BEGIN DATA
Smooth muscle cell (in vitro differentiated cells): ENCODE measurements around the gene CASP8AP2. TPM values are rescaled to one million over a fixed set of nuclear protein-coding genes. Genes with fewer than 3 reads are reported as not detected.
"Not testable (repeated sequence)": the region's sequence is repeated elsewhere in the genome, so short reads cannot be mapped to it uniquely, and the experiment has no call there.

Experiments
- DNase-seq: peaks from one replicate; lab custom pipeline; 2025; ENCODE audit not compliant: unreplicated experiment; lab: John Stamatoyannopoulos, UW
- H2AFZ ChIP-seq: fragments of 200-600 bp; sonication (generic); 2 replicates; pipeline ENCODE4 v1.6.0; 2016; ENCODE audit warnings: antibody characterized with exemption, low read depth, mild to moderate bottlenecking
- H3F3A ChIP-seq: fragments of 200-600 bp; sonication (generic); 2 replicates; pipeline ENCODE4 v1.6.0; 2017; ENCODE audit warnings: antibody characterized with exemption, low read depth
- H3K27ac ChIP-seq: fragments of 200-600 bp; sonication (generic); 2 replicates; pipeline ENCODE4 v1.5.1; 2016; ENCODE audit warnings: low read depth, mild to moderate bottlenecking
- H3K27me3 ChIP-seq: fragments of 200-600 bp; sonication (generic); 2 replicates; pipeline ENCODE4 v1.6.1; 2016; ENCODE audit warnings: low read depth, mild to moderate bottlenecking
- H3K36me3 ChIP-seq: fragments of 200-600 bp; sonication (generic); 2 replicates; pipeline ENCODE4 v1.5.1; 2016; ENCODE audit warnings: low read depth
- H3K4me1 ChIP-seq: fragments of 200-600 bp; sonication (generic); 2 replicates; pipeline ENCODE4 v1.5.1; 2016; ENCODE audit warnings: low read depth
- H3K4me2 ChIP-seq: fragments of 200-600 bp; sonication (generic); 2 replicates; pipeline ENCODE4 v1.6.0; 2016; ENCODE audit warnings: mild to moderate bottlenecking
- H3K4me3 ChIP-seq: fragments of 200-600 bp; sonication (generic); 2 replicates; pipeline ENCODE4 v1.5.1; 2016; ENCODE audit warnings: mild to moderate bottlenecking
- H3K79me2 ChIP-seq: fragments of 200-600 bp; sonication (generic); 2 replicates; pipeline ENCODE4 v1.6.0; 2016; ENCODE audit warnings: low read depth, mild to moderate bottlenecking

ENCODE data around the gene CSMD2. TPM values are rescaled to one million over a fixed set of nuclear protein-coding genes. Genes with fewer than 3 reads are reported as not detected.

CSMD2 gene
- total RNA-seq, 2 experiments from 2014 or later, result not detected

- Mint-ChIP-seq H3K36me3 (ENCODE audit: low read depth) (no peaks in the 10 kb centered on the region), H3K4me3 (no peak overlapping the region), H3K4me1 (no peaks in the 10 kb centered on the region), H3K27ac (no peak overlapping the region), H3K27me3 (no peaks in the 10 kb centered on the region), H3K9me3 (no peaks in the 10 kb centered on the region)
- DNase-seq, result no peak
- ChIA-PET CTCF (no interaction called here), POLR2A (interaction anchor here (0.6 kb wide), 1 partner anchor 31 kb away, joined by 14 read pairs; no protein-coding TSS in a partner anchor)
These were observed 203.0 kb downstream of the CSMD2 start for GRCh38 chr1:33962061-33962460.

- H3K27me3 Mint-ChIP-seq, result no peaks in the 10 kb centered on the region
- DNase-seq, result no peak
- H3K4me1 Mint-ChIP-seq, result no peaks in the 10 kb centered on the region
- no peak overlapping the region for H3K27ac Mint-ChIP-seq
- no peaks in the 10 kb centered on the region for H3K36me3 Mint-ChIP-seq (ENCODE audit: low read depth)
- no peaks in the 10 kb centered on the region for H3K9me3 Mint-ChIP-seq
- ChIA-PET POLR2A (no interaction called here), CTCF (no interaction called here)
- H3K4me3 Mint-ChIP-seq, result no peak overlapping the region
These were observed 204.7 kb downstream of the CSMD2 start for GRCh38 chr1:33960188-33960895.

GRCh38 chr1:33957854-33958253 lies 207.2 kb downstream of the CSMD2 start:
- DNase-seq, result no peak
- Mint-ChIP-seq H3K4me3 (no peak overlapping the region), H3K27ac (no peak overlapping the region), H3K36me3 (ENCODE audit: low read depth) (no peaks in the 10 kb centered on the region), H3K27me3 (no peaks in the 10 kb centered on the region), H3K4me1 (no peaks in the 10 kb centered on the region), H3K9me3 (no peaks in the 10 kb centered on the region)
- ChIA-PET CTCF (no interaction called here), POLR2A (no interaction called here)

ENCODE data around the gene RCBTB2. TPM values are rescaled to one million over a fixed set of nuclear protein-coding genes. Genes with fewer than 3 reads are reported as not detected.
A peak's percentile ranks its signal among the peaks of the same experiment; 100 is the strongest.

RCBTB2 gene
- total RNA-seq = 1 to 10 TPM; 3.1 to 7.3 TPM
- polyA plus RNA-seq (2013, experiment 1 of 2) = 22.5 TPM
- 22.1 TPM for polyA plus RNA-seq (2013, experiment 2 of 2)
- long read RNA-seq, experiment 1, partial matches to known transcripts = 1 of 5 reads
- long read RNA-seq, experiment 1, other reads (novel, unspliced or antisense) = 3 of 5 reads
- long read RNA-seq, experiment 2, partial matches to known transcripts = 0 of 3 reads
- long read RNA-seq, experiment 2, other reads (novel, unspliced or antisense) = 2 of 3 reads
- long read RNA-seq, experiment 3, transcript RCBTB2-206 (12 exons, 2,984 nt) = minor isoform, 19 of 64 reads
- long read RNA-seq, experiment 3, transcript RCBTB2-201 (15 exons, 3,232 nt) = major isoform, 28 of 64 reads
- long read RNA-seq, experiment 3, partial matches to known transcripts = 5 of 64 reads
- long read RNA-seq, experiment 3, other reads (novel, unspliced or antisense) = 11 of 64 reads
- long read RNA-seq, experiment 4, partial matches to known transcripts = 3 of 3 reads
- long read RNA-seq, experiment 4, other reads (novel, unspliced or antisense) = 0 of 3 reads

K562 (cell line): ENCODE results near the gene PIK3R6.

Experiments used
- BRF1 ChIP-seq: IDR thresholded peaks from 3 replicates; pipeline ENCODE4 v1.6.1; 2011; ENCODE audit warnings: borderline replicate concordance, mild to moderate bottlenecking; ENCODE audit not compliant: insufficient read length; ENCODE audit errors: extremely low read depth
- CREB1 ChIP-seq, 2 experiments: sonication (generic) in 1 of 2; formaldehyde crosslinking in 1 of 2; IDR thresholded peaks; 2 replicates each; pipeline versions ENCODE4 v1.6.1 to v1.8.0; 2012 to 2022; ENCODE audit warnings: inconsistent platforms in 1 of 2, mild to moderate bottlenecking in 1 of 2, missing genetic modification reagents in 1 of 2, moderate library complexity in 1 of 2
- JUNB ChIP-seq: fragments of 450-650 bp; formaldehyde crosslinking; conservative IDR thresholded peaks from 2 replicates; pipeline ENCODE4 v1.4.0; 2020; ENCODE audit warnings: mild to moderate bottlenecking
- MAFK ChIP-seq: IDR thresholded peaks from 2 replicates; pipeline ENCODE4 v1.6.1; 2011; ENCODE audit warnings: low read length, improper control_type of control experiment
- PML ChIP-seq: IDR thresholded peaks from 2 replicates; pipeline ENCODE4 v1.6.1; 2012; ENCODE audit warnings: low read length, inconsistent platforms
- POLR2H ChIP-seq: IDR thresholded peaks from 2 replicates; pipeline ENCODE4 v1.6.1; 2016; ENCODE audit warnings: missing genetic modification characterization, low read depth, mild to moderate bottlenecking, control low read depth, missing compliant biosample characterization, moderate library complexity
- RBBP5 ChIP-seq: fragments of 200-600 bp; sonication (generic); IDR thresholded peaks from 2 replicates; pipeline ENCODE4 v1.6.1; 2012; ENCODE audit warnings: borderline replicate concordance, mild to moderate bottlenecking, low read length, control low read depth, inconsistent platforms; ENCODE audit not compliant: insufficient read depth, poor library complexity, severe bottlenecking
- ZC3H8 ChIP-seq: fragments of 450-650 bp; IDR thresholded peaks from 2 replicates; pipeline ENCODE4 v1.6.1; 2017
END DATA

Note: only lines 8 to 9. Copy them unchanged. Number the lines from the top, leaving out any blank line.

- H3K27me3 ChIP-seq: fragments of 200-600 bp; sonication (generic); 2 replicates; pipeline ENCODE4 v1.6.1; 2016; ENCODE audit warnings: low read depth, mild to moderate bottlenecking
- H3K36me3 ChIP-seq: fragments of 200-600 bp; sonication (generic); 2 replicates; pipeline ENCODE4 v1.5.1; 2016; ENCODE audit warnings: low read depth